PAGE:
questionsif a landlord charges you to replace the heat…

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Conscientious landlords keep there rentals full. As you said, you are charging for maintenance in the rent. When other places are looking to fill a unit, you will be ahead of the curve. Customer Service works in most businesses.

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It seems to me that if a renter has to pay for it then it belongs to them. When you move out take it with you. After saying that I will add "as long as there is nothing to the contrary in the lease agreement".

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As one that is currently attached to a lease with a horrible landlord I applaud those that are genuine and honest. Mine on the other hand tried to charge us for a new toilet the first week we were there. Refused to replace our stove due to "not having" the correct plug on the new one. (Apparently went through a nasty divorce and his funds were frozen.) So when our roof was damaged it took him MONTHS to repair it. Thankfully nothing burst through, nor was there mold/water damage.

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I used to manage an apartment house and did all the maintenance/renovations. Most of my tenants were very good at taking care of the apartments. When someone was moving out, I'd walk through with the tenant and check for any damages.

I always took pictures and/or videos before they moved in and after they cleaned up for the move-out, and I told them to do the same. Then there could be no mistake of damage caused by them or some damage which may have been there before they moved in. Most times the tenants got their full security deposits back, since I didn't nitpick for reasons to keep their deposits from them. Most "damage" was from normal wear and tear, and that shouldn't be charged against someone's deposit (which is actually a law in most states).

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I can understand charging extra for pets since things need to be deep cleaned or completely replaced before moving someone new in. If the pet urinated on the carpet, the odor and germs will be in the carpet pad until you change it or clean it, if you can clean it. That can be very costly. Even a tenant with a perfect, well-trained animal will still leave behind hair and dander that can be a problem for future tenants with allergies. Adding extra to the rent monthly is dishonest, but an extra non-refundable pet deposit would make sense for that.

As far as charging for appliances that come with the place or things to run the appliances, that seems shady. Every place I've rented from has provided air filters for the central air, special bulbs, (for refrigerators, ovens etc.), even batteries for the smoke detecters. I wouldn't rent from anyone who tried to charge for maintenance that they should be responsible for.

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@k4th3r1n3: I don't disagree with that.

But how about kids? Kids create much more damage than pets. And in Seattle, it seems like a bunch of places are now charging "pet rent", and a very high deposit (like $600+ per pet). And there are now stories that when move-out some crazy management company charged someone $5,000 to replace a set of crappy hardwood floors (that guy posted pictures) because it's so crappy that a cat's paw and high-heels would scratch it!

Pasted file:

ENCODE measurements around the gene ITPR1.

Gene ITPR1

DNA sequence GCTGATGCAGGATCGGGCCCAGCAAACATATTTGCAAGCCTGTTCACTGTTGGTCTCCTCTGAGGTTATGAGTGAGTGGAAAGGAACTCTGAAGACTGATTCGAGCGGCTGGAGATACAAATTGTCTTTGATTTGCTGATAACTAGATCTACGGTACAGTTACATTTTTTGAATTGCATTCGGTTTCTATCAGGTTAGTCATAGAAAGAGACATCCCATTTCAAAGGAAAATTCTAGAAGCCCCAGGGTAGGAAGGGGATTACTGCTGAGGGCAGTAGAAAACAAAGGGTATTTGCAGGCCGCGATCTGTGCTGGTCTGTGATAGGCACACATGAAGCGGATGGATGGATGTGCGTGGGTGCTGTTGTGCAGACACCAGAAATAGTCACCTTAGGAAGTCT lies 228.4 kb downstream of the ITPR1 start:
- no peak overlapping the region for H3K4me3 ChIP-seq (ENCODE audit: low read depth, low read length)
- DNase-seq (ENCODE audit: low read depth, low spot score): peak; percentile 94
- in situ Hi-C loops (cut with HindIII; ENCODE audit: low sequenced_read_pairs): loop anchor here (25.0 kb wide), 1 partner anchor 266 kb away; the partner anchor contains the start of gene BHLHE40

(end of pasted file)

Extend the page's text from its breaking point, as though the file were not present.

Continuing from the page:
I have no idea what kind of hardwood it is, my tenants never managed to damage any floors of mine, not even with a big black (and fun) Lab. Things are just looking really weird, and I don't agree with them. But I wanted to see what kind of thoughts you guys have.

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Speaking as a landlady, I have to say I have PITA tenants. Dish towels flushed down the toilet, necessitating Roto-Rooter visits after hours at double the usual rate; damaged sprinkler system heads; and a hammer through the upstairs apartment's sewage stack are only a few of the things those people have damaged during their 10-month tenure.

On 1st March I'll be collecting their rent in person and delivering the bad news that I won't be renewing their lease and that I will be retaining their security deposit to cover the damage they've already done to the property. Then I'll have to hope they aren't spiteful on top of being inept and clueless.

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@aphroat: Ouch!

I guess I have been lucky (or in fact, my whole family has been) with very reasonable tenants. One couple has stayed in our place for 8 years already and they have not caused a single trouble. Sorry to hear!

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@aphroat: Are you required to tell them you are keeping their deposit in advance? Could you let them think it is still undecided so they won't cause any more damage before they go?

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@lll0228: The kind of hardwood floors that are easily scratched are not hardwood floors. Depending on how old the place was, it could had softwood (like fir) used on the flooring because it was much cheaper than any hardwood. The part of my 100 year old farmhouse that still has the original flooring is fir and it scratches and dents easily (as in you can see where previous couches and other furniture was placed).

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I don't really understand how a landlord can charge a move out fee of any sort. They can keep the security deposit, sure, but what can they do if they don't pay the $5000? Not let them move out? Surely if they moved out without paying, the landlord would need to pursue legal action to attempt to get any more money from them, and I can't see that going in their favor in most jurisdictions.

Better yet, the tenants should just become squatters.